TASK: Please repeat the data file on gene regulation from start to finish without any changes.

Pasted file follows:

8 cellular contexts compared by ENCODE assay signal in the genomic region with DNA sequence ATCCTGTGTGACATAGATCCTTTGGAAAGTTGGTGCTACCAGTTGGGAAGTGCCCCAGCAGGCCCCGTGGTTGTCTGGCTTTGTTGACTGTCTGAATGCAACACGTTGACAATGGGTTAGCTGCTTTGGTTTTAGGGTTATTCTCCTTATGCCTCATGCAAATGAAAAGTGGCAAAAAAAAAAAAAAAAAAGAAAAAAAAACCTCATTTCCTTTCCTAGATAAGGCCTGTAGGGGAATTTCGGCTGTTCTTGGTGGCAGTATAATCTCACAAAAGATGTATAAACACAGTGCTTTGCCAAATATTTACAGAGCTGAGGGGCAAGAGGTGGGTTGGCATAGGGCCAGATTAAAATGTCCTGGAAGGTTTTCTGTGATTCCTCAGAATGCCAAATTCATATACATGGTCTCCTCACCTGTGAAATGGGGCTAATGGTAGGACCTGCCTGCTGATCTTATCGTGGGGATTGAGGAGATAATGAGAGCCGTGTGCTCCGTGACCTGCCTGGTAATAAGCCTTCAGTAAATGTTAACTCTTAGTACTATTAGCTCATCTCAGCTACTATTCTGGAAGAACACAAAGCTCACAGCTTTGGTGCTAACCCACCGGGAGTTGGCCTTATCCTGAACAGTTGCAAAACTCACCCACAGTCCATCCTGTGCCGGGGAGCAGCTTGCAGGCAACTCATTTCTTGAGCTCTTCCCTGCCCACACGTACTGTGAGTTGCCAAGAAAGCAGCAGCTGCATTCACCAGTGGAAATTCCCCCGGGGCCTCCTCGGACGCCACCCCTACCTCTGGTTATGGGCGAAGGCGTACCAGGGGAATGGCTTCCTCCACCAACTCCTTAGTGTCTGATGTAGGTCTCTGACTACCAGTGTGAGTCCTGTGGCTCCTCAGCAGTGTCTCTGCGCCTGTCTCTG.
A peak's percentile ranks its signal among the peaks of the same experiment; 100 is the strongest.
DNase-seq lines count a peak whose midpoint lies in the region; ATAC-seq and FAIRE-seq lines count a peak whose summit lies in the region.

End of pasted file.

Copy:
8 cellular contexts compared by ENCODE assay signal in the genomic region with DNA sequence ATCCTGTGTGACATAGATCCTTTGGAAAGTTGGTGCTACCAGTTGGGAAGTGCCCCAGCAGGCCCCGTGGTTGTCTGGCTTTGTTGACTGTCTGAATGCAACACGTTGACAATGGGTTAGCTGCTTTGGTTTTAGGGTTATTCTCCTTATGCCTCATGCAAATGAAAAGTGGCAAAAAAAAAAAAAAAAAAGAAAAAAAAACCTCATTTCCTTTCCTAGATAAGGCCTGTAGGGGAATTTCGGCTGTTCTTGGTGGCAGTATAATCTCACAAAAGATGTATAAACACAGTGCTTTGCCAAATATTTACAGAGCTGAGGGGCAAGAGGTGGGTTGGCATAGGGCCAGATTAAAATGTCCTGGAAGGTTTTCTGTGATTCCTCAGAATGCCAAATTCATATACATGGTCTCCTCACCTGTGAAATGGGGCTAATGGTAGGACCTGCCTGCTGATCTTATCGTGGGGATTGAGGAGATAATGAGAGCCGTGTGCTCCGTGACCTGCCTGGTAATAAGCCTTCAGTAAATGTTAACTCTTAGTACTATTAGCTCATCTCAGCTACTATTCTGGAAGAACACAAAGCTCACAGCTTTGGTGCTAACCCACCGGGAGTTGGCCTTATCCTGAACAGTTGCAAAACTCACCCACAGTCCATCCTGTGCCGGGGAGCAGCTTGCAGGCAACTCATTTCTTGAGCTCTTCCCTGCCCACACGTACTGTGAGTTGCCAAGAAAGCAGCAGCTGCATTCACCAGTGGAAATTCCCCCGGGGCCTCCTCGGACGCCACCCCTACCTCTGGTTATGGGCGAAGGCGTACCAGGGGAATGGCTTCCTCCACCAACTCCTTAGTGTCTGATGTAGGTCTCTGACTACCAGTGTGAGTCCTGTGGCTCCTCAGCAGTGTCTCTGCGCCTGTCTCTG.
A peak's percentile ranks its signal among the peaks of the same experiment; 100 is the strongest.
DNase-seq lines count a peak whose midpoint lies in the region; ATAC-seq and FAIRE-seq lines count a peak whose summit lies in the region.